Im pretty sure a show won't prepare you for what that feels like because I learned so much about myself, my husband, and my marriage in that 6 months, and still do in reference to his injuries. I always remind myself though, as bad as I think I have it, someone else has it 10 times worse.

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  14. Your post brought me to tears and makes me think about all the things I have learned. I may have to start thinking about this and write a similar post of my own.

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  15. Tomorrow, I am going to UHaul and picking up a trailer to take my sweet beautiful daughter and all her precious posessions (junk) to college. Six hours away. By myself. While my husband is in Afghanistan. Tonight, I'm sitting here at 1 a.m. feeling sorry for myself. If I'm lucky, I'll get a grand total of 7 hours sleep. (And let's be honest, it's going to be more like 5-1/2) I miss my husband and don't want to do this by myself. I'd feel a lot more sorry for myself except my poor husband is sitting in Afghanistan missing his sweet beautiful girl going away to college. So. Pity party over. (Okay, sort of over... lol)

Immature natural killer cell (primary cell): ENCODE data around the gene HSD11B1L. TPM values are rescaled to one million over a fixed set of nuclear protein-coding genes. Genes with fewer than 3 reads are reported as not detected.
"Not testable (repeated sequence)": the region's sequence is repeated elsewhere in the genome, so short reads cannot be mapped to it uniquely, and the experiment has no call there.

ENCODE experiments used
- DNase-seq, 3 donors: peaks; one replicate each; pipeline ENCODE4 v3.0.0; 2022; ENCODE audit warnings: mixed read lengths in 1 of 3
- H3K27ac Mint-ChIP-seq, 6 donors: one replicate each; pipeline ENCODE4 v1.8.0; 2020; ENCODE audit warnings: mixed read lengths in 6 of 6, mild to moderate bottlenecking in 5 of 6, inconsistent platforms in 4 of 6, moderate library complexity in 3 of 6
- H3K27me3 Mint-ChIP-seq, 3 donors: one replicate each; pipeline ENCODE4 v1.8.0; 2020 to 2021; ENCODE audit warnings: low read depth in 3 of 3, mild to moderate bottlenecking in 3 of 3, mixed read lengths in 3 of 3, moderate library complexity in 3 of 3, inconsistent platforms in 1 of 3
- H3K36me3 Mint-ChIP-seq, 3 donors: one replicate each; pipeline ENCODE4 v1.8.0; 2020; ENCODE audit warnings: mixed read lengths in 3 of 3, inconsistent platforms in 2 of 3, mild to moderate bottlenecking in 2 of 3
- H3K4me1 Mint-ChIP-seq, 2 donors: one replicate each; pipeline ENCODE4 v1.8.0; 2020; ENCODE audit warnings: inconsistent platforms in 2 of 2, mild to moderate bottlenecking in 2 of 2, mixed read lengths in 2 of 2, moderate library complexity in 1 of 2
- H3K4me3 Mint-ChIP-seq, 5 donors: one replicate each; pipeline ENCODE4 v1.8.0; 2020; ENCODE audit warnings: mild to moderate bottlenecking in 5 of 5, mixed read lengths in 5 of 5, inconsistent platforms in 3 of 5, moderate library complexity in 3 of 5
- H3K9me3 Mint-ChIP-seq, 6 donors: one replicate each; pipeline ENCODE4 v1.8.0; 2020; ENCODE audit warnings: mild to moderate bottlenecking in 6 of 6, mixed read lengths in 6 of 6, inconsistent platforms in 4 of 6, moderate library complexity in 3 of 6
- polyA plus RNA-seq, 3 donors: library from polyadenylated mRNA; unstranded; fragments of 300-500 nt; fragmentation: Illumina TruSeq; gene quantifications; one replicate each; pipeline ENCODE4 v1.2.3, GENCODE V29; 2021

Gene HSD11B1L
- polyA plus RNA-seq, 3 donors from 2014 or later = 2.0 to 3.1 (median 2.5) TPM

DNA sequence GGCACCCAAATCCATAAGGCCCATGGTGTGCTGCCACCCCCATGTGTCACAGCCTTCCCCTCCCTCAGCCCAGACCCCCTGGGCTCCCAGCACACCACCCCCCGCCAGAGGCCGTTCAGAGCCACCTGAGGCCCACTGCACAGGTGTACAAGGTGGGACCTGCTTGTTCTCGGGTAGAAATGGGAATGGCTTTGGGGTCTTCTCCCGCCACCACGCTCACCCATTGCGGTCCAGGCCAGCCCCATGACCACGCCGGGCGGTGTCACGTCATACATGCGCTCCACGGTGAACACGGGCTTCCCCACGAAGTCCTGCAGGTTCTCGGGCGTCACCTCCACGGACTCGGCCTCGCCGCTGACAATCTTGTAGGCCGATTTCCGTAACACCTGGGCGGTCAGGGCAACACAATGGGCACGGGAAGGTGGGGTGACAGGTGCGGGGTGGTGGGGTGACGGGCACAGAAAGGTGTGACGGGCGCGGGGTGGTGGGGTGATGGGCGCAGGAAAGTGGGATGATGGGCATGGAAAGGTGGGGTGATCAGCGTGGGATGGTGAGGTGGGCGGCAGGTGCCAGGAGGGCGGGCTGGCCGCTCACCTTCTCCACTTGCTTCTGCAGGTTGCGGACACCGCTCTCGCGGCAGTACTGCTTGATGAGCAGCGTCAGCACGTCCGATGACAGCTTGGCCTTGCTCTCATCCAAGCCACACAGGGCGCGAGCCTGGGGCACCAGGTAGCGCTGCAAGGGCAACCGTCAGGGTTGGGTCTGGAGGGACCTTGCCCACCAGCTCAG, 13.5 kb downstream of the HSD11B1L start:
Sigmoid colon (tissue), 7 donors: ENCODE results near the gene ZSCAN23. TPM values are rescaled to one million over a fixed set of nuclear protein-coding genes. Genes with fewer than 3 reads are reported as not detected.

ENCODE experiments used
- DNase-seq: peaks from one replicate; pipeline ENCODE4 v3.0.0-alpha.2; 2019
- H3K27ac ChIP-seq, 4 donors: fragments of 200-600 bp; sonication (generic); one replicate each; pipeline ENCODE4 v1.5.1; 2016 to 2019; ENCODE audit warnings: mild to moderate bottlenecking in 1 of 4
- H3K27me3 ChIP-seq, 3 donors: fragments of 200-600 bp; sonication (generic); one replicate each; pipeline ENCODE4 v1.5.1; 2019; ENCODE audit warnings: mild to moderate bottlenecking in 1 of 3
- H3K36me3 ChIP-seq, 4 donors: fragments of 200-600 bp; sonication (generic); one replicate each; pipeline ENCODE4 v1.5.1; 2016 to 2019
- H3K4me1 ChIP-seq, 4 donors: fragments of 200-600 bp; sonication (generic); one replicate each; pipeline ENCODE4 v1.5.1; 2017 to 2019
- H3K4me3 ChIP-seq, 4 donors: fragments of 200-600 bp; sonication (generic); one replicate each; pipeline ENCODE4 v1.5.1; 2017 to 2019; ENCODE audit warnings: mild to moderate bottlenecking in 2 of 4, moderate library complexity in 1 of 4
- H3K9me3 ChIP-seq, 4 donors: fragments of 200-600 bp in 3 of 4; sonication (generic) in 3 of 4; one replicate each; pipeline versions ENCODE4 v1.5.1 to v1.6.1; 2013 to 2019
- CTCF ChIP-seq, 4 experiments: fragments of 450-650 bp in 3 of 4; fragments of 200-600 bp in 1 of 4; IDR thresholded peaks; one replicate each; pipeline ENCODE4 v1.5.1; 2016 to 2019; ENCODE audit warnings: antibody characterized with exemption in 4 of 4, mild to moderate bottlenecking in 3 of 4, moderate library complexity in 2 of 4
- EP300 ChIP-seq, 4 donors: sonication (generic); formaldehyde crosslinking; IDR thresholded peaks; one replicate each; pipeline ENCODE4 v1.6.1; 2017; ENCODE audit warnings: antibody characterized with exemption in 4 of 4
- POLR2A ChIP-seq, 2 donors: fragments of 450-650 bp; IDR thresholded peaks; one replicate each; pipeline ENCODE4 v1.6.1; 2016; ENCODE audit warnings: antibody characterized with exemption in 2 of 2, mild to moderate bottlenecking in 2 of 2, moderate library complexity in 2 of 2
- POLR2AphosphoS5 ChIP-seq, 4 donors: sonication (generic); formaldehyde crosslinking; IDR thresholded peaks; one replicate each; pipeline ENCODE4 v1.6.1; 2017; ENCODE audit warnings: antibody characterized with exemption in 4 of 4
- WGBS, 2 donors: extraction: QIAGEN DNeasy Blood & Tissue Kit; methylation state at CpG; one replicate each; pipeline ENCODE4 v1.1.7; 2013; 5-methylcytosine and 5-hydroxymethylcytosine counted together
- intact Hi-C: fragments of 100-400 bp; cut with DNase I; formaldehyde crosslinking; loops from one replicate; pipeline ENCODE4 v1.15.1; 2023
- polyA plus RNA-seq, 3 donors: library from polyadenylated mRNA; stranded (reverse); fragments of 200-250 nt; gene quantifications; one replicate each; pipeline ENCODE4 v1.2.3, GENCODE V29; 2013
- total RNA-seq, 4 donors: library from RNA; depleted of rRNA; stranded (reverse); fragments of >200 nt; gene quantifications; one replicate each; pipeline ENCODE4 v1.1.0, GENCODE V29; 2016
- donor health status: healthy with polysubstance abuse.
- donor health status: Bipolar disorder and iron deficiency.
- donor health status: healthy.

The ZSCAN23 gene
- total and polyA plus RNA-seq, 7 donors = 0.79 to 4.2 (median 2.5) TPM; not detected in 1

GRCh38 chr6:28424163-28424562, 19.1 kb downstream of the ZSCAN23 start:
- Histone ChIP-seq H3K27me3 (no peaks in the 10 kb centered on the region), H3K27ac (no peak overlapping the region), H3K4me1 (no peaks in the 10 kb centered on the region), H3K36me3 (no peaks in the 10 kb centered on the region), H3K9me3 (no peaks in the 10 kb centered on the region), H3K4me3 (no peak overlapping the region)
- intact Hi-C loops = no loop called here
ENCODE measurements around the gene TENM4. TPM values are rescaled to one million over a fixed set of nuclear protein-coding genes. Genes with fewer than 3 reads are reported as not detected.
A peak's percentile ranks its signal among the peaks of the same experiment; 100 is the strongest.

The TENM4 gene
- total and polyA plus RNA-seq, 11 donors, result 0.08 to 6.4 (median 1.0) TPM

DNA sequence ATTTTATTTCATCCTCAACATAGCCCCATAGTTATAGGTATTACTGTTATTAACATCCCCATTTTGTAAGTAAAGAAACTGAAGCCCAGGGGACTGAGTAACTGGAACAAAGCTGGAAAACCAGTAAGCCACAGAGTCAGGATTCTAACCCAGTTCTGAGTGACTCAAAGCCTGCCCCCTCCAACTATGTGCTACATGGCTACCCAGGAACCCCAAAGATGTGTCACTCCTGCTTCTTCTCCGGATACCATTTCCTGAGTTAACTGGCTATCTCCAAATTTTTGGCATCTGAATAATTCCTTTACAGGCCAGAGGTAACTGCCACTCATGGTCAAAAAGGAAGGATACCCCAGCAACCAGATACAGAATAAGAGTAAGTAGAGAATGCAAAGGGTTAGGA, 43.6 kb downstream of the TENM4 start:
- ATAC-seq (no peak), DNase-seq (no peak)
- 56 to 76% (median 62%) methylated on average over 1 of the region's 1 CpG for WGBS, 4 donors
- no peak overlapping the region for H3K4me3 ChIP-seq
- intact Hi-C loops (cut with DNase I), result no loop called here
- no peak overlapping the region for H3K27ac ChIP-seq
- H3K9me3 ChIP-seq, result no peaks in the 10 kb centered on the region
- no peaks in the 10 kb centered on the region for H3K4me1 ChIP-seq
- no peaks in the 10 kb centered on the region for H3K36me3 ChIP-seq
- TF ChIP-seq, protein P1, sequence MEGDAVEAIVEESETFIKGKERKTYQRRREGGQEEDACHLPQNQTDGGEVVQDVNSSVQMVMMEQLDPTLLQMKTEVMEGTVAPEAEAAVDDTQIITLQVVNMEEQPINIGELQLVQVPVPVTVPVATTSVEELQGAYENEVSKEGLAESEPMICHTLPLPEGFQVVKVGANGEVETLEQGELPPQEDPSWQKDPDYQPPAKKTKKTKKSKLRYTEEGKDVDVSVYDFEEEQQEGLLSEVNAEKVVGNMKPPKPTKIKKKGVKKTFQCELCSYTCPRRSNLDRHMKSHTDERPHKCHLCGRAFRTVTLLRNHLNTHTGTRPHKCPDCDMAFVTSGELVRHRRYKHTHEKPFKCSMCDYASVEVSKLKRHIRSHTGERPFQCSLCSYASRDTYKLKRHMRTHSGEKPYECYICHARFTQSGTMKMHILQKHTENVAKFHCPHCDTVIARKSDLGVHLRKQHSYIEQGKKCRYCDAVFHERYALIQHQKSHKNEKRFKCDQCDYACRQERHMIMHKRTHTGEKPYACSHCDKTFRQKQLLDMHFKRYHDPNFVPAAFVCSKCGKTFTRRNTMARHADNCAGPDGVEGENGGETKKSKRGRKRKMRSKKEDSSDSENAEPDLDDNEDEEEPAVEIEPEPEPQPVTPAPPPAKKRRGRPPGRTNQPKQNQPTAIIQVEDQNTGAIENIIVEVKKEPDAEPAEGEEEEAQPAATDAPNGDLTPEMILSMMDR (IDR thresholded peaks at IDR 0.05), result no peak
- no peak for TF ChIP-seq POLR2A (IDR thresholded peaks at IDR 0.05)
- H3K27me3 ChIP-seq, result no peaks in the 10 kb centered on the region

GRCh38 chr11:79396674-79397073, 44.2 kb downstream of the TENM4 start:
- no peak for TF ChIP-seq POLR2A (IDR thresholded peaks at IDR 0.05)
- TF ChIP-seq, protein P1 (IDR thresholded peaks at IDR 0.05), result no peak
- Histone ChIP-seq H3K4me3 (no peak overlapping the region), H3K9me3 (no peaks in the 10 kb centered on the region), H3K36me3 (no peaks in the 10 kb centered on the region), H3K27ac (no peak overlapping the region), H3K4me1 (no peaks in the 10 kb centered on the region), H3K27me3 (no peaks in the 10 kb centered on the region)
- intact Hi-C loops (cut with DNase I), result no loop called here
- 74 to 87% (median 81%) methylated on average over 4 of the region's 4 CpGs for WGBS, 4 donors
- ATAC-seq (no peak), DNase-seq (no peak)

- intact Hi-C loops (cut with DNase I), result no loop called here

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  16. Really well written post. What you said about the flag really resonates. I teach our son that that flag is special, and you don't treat it as a toy--you honor and respect it, because you honor and respect the sacrifice that's gone into itself. It's not a toy, and it's not going on your beach blanket or your flip flops. Other people think I'm weird, but I don't care =).

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  17. What I'd like to know is how those women get babysitters so easily. Eesh, that is by far my biggest issue. I always roll my eyes at how easily they can just drop everything and go when their kids are supposedly home. Also, Roxy has a business and a deployed husband, yet never seems to have any trouble juggling anything. What is up with this?

    Obviously, I do watch the show, but it's more for the laugh factor than anything else. It is weird to watch a show that is supposed to be about my life in a way (although, I'm still waiting for the "Navy Wives" show - that would be a lot funnier to me!), but so much of that is so over the top I would be rather horrified if someone told me they understood my life because of that show. Yikes, not even close...

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  18. I used to think that going for 5 days w/o seeing my man was rough, but I now I know that is just enough time to whip the house into shape!

    I've also learned to not take for granted the time I have with family and friends, and just how important it is to be a good friend.